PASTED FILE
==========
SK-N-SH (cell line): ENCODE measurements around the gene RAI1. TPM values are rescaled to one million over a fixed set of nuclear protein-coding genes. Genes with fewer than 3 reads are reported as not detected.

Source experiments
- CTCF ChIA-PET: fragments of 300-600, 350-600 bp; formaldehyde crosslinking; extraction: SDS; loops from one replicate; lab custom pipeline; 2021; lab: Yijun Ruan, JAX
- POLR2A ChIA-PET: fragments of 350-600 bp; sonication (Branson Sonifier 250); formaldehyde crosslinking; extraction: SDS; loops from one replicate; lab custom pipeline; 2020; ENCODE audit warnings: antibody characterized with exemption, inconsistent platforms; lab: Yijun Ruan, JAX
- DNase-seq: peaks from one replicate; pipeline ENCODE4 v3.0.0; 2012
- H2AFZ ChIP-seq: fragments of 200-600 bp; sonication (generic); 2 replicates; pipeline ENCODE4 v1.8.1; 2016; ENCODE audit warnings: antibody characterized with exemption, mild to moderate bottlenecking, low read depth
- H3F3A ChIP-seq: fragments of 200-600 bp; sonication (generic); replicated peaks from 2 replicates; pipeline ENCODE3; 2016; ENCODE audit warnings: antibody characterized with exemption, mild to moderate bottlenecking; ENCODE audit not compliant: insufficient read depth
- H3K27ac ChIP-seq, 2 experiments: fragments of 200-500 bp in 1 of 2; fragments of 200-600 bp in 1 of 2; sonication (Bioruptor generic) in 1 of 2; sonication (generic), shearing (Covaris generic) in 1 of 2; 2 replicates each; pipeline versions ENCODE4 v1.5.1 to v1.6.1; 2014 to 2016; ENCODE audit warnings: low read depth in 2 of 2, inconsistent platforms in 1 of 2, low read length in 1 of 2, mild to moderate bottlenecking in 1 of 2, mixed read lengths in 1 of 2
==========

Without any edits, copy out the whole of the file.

SK-N-SH (cell line): ENCODE measurements around the gene RAI1. TPM values are rescaled to one million over a fixed set of nuclear protein-coding genes. Genes with fewer than 3 reads are reported as not detected.

Source experiments
- CTCF ChIA-PET: fragments of 300-600, 350-600 bp; formaldehyde crosslinking; extraction: SDS; loops from one replicate; lab custom pipeline; 2021; lab: Yijun Ruan, JAX
- POLR2A ChIA-PET: fragments of 350-600 bp; sonication (Branson Sonifier 250); formaldehyde crosslinking; extraction: SDS; loops from one replicate; lab custom pipeline; 2020; ENCODE audit warnings: antibody characterized with exemption, inconsistent platforms; lab: Yijun Ruan, JAX
- DNase-seq: peaks from one replicate; pipeline ENCODE4 v3.0.0; 2012
- H2AFZ ChIP-seq: fragments of 200-600 bp; sonication (generic); 2 replicates; pipeline ENCODE4 v1.8.1; 2016; ENCODE audit warnings: antibody characterized with exemption, mild to moderate bottlenecking, low read depth
- H3F3A ChIP-seq: fragments of 200-600 bp; sonication (generic); replicated peaks from 2 replicates; pipeline ENCODE3; 2016; ENCODE audit warnings: antibody characterized with exemption, mild to moderate bottlenecking; ENCODE audit not compliant: insufficient read depth
- H3K27ac ChIP-seq, 2 experiments: fragments of 200-500 bp in 1 of 2; fragments of 200-600 bp in 1 of 2; sonication (Bioruptor generic) in 1 of 2; sonication (generic), shearing (Covaris generic) in 1 of 2; 2 replicates each; pipeline versions ENCODE4 v1.5.1 to v1.6.1; 2014 to 2016; ENCODE audit warnings: low read depth in 2 of 2, inconsistent platforms in 1 of 2, low read length in 1 of 2, mild to moderate bottlenecking in 1 of 2, mixed read lengths in 1 of 2